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Part 1: Technology Changing Floor Covering Industry
Part 2: Natural Products Emerge as Popular Floor Covering Option
Part 3: Carpet Tile Highly Engineered Floor Covering
Part 4: In Flooring Substrates, Beware Of Concrete Moisture And Alkalinity
By Lewis G. Migliore
October 2013 -
Flooring Article Use Policy
The floor covering industry is being inundated by more new technology and styling trends than ever. Products, construction, styling and installation technologies are changing so fast that it is nearly impossible for maintenance and engineering managers to keep up with the changes.
Of all building materials, floor coverings of all kinds are changing most, and attitudes about floor coverings are changing, as well. The green movement has many managers reconsidering floor coverings as they look for alternatives to the most common products, such as carpet and vinyl.
But managers' interests are not always well thought out relative to the ramifications of alternative green flooring products. Certainly, some floor covering products are made from natural materials, most of which have been in existence for decades. But these products are not always the most appropriate for a particular institutional or commercial facility, and they might not work best in a particular application. Beyond that, there have been changes recently in the way they are produced and installed.
A closer look at the many changes in floor coverings can help managers make specification decisions that more successfully meet their facilities' needs.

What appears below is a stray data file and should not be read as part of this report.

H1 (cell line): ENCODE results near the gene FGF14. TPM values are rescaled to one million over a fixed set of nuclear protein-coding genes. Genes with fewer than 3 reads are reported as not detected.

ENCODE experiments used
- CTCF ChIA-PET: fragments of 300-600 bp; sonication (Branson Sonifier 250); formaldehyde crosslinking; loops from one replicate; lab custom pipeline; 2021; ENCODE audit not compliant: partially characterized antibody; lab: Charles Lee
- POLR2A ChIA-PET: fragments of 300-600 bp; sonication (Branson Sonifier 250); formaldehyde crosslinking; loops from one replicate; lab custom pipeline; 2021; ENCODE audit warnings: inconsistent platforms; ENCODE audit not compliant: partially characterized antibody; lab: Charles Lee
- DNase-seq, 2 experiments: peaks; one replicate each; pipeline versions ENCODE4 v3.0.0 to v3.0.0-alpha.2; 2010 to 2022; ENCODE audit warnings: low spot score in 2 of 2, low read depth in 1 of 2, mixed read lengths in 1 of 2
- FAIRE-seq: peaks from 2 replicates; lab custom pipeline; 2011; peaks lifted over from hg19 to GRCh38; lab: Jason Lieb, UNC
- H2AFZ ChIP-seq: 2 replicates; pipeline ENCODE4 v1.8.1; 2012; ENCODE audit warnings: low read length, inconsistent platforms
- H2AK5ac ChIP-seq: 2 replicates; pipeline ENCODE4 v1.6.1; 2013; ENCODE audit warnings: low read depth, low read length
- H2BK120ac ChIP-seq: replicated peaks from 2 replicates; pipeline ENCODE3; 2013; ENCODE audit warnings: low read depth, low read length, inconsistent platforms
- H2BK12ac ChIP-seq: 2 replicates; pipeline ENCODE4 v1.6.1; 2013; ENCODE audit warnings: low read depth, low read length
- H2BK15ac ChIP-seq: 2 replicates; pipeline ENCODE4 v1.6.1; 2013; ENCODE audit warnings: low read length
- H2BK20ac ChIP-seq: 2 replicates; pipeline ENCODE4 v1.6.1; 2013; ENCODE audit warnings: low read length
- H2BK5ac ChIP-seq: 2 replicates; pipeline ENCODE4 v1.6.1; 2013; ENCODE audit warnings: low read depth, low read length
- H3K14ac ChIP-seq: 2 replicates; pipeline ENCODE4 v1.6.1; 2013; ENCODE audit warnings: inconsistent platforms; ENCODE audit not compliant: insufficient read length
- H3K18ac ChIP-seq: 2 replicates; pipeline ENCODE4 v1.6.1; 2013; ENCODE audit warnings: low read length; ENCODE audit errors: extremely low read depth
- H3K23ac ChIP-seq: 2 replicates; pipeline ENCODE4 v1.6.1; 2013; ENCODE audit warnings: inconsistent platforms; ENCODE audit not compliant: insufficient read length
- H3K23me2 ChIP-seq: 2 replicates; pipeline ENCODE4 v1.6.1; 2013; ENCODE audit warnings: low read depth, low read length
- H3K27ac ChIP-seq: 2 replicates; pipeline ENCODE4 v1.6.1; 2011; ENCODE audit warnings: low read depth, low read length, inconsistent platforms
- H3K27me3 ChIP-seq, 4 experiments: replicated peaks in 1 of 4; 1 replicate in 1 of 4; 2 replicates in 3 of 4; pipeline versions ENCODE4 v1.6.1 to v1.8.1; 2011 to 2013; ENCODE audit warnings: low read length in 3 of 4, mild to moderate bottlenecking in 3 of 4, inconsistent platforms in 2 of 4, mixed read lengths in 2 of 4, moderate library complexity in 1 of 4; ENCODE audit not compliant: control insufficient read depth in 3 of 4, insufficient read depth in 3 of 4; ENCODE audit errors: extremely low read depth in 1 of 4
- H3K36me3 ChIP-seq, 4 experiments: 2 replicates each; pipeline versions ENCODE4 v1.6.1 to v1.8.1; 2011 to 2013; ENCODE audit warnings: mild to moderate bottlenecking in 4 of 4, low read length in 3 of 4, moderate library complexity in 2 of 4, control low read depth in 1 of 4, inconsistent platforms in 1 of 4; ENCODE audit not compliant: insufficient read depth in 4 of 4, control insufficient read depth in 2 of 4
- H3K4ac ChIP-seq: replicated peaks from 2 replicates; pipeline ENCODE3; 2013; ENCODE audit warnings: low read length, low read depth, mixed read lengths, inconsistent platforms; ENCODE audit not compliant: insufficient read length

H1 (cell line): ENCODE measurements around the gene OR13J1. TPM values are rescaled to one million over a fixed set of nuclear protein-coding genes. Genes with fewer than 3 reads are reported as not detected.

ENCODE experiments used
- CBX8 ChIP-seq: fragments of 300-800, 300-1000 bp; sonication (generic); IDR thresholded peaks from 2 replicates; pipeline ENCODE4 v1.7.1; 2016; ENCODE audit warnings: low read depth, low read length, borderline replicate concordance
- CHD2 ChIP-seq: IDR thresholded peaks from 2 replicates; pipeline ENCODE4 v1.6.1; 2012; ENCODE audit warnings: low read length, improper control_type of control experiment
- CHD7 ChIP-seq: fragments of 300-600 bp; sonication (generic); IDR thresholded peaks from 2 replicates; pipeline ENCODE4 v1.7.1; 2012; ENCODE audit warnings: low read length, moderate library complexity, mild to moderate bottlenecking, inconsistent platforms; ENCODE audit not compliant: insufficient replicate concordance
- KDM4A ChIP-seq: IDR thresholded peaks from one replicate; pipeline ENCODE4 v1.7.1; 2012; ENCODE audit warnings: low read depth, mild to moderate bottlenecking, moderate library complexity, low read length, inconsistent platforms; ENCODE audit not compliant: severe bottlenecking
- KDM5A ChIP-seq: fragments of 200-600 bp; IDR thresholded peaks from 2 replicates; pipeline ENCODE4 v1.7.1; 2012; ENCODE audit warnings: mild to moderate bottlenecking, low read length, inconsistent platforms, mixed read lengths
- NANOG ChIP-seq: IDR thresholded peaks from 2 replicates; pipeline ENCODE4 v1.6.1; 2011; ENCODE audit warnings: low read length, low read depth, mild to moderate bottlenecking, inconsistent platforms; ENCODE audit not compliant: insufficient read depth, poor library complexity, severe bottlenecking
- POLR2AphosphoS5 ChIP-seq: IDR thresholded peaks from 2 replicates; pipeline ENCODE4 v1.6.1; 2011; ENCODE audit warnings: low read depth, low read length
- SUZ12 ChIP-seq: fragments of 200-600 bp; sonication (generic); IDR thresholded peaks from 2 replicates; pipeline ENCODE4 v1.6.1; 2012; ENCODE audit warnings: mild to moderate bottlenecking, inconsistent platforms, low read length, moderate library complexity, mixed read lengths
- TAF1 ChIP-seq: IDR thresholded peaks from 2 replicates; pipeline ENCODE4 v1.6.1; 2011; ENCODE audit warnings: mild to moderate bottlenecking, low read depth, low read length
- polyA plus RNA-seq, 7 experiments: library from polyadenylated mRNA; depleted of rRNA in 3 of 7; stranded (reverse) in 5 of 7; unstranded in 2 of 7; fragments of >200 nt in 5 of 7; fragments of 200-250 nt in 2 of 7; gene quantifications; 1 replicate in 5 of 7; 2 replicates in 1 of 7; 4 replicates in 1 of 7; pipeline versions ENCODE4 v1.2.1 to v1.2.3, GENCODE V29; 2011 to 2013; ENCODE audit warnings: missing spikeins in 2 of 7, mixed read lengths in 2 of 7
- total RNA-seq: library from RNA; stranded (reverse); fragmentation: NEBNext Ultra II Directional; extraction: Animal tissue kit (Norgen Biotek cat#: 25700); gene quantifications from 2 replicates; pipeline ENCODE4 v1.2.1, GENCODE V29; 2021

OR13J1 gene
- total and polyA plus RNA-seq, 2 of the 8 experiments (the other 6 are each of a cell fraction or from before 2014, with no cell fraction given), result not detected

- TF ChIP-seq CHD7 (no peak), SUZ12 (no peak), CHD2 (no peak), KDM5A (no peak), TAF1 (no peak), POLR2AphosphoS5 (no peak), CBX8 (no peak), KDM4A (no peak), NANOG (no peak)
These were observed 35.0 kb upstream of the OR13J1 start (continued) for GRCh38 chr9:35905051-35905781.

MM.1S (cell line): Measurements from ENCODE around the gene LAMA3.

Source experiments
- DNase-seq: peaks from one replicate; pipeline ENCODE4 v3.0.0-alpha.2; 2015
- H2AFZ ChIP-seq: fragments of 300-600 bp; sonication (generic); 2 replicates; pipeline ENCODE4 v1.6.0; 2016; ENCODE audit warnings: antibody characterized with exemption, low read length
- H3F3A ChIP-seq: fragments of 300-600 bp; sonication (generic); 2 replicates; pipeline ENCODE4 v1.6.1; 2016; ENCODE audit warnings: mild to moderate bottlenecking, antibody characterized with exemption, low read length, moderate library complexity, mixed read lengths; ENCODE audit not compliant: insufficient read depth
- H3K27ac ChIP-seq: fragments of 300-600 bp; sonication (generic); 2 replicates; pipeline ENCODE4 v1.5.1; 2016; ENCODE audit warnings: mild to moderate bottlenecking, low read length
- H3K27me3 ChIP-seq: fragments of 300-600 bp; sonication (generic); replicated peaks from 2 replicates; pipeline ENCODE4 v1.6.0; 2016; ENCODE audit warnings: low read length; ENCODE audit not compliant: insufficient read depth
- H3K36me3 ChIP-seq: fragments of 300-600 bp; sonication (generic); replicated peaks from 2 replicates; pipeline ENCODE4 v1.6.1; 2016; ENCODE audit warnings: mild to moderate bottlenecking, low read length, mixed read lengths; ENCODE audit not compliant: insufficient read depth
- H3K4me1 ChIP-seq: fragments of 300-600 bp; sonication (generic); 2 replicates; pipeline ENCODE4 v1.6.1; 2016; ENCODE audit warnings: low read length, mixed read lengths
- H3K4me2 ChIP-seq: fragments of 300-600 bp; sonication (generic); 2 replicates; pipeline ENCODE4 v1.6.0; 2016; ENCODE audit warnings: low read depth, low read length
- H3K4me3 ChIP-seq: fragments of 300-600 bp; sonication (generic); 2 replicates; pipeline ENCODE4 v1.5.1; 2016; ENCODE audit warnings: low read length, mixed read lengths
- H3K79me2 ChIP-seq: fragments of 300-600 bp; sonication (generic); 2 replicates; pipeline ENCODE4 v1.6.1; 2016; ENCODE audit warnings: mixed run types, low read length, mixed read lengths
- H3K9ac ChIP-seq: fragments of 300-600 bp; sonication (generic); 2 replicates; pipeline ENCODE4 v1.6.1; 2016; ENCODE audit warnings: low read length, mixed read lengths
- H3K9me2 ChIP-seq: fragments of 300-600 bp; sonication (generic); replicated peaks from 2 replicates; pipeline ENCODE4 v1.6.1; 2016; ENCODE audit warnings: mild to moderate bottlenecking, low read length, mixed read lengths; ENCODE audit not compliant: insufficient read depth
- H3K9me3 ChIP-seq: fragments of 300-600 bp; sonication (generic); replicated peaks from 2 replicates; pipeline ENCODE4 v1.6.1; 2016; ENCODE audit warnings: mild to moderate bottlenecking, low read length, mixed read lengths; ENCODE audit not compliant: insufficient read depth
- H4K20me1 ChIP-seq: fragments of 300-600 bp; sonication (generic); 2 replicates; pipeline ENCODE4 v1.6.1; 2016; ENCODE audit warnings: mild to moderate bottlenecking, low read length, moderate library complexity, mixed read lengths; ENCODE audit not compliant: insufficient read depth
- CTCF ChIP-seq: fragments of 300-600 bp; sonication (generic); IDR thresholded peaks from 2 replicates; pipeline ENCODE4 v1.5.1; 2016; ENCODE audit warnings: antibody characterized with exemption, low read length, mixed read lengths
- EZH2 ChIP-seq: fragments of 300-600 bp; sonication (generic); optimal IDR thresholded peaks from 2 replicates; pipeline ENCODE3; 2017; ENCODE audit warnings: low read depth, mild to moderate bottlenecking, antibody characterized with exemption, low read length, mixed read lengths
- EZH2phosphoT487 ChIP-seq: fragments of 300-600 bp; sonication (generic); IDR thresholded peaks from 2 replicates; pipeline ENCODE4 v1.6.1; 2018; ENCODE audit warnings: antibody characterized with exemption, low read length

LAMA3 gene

Flooring materials, particularly carpet tiles, are using lighter colors, including bright yellow and pink. Though the colors are stunning in their brilliance and visual impact, they have drawbacks.
Yellow flooring, in particular, is difficult to get and keep clean. Such bright colors might work in low-traffic areas, but in high-traffic areas, they are likely to create more frustration than managers and staffs need.
For high-traffic and high-soiling areas, managers should select colors that will hide the soiling. Light colors still show the soiling more, while dark colors show lint and dust, and medium colors hide the most staining. Patterns with colors blended or shades of a medium color or even some lighter color accents also work well and evoke more of a design element.
Imagination is the only limitation in creating almost any conceivable style and pattern. Carpet tufting and weaving machines can produce almost any design, style and pattern imaginable. This flexibility also exists in many hard-surface flooring materials. Installations themselves can become more creative by mixing materials, colors and designs.
Luxury vinyl tile (LVT) is more a style variation than a material variation, though certainly differences exist between LVT and vinyl composition tile (VCT).
LVT typically is warmer and softer and more capable of looking like stone, wood and metal. It comes in tiles or planks, and some stone variants can even be installed with grout that is made for these products, which emulates ceramic tile, and it is more luxurious in appearance and color than VCT. It also is the hottest hard surface flooring material on the market.
VCT also is a composite material. It is used most often in commercial applications, such as grocery stores, drug stores, and hardware stores. It is a workhorse hard surface flooring material.
PVC-free vinyl flooring material also has emerged recently. This product is used as an alternative to sheet vinyl and tile flooring products. It has high performance characteristics, will fight indentations from the weight of heavy furnishings, and uses an applied adhesive that thwarts the effects of moisture and alkalinity.